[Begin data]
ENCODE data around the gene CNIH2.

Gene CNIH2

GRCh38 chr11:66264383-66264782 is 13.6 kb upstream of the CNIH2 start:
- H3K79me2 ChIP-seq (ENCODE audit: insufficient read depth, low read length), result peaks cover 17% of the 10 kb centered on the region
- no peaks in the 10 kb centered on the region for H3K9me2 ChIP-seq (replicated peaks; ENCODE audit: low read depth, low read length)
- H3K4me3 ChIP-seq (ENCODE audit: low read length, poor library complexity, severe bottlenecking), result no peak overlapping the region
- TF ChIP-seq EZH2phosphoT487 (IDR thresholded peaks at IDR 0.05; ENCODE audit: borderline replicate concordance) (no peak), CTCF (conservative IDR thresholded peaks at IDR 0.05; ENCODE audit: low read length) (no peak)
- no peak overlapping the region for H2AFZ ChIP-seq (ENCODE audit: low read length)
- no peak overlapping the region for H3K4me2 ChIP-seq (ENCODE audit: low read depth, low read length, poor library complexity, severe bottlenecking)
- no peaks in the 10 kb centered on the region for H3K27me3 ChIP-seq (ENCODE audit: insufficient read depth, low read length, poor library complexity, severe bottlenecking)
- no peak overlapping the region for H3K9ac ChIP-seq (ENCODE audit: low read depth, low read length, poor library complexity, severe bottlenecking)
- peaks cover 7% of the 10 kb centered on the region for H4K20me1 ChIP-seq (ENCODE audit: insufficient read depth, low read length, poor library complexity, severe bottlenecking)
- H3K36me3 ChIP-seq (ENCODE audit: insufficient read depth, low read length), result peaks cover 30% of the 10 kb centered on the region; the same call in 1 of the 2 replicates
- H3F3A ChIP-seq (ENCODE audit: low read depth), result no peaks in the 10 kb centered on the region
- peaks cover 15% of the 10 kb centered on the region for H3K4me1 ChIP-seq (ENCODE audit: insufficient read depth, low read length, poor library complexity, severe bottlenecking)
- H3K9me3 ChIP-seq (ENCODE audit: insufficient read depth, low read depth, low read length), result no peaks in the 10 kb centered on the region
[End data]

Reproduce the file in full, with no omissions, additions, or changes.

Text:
ENCODE data around the gene CNIH2.

Gene CNIH2

GRCh38 chr11:66264383-66264782 is 13.6 kb upstream of the CNIH2 start:
- H3K79me2 ChIP-seq (ENCODE audit: insufficient read depth, low read length), result peaks cover 17% of the 10 kb centered on the region
- no peaks in the 10 kb centered on the region for H3K9me2 ChIP-seq (replicated peaks; ENCODE audit: low read depth, low read length)
- H3K4me3 ChIP-seq (ENCODE audit: low read length, poor library complexity, severe bottlenecking), result no peak overlapping the region
- TF ChIP-seq EZH2phosphoT487 (IDR thresholded peaks at IDR 0.05; ENCODE audit: borderline replicate concordance) (no peak), CTCF (conservative IDR thresholded peaks at IDR 0.05; ENCODE audit: low read length) (no peak)
- no peak overlapping the region for H2AFZ ChIP-seq (ENCODE audit: low read length)
- no peak overlapping the region for H3K4me2 ChIP-seq (ENCODE audit: low read depth, low read length, poor library complexity, severe bottlenecking)
- no peaks in the 10 kb centered on the region for H3K27me3 ChIP-seq (ENCODE audit: insufficient read depth, low read length, poor library complexity, severe bottlenecking)
- no peak overlapping the region for H3K9ac ChIP-seq (ENCODE audit: low read depth, low read length, poor library complexity, severe bottlenecking)
- peaks cover 7% of the 10 kb centered on the region for H4K20me1 ChIP-seq (ENCODE audit: insufficient read depth, low read length, poor library complexity, severe bottlenecking)
- H3K36me3 ChIP-seq (ENCODE audit: insufficient read depth, low read length), result peaks cover 30% of the 10 kb centered on the region; the same call in 1 of the 2 replicates
- H3F3A ChIP-seq (ENCODE audit: low read depth), result no peaks in the 10 kb centered on the region
- peaks cover 15% of the 10 kb centered on the region for H3K4me1 ChIP-seq (ENCODE audit: insufficient read depth, low read length, poor library complexity, severe bottlenecking)
- H3K9me3 ChIP-seq (ENCODE audit: insufficient read depth, low read depth, low read length), result no peaks in the 10 kb centered on the region